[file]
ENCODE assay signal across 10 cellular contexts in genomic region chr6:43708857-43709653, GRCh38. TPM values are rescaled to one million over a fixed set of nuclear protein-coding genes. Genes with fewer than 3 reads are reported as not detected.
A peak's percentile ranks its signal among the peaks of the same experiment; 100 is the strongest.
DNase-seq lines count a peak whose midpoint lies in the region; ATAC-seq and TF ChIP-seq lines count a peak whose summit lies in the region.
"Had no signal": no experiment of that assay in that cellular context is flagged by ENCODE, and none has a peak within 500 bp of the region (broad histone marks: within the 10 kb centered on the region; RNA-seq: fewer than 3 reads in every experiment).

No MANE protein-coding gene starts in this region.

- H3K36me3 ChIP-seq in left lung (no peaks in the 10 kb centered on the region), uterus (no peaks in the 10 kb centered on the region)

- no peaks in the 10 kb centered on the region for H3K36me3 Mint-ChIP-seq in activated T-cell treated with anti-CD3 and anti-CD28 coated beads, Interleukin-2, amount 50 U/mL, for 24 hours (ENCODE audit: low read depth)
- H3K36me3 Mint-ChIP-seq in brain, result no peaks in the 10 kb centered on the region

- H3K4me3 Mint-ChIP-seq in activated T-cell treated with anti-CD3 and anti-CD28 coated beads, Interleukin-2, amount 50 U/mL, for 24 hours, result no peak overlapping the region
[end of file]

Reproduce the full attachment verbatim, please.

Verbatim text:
ENCODE assay signal across 10 cellular contexts in genomic region chr6:43708857-43709653, GRCh38. TPM values are rescaled to one million over a fixed set of nuclear protein-coding genes. Genes with fewer than 3 reads are reported as not detected.
A peak's percentile ranks its signal among the peaks of the same experiment; 100 is the strongest.
DNase-seq lines count a peak whose midpoint lies in the region; ATAC-seq and TF ChIP-seq lines count a peak whose summit lies in the region.
"Had no signal": no experiment of that assay in that cellular context is flagged by ENCODE, and none has a peak within 500 bp of the region (broad histone marks: within the 10 kb centered on the region; RNA-seq: fewer than 3 reads in every experiment).

No MANE protein-coding gene starts in this region.

- H3K36me3 ChIP-seq in left lung (no peaks in the 10 kb centered on the region), uterus (no peaks in the 10 kb centered on the region)

- no peaks in the 10 kb centered on the region for H3K36me3 Mint-ChIP-seq in activated T-cell treated with anti-CD3 and anti-CD28 coated beads, Interleukin-2, amount 50 U/mL, for 24 hours (ENCODE audit: low read depth)
- H3K36me3 Mint-ChIP-seq in brain, result no peaks in the 10 kb centered on the region

- H3K4me3 Mint-ChIP-seq in activated T-cell treated with anti-CD3 and anti-CD28 coated beads, Interleukin-2, amount 50 U/mL, for 24 hours, result no peak overlapping the region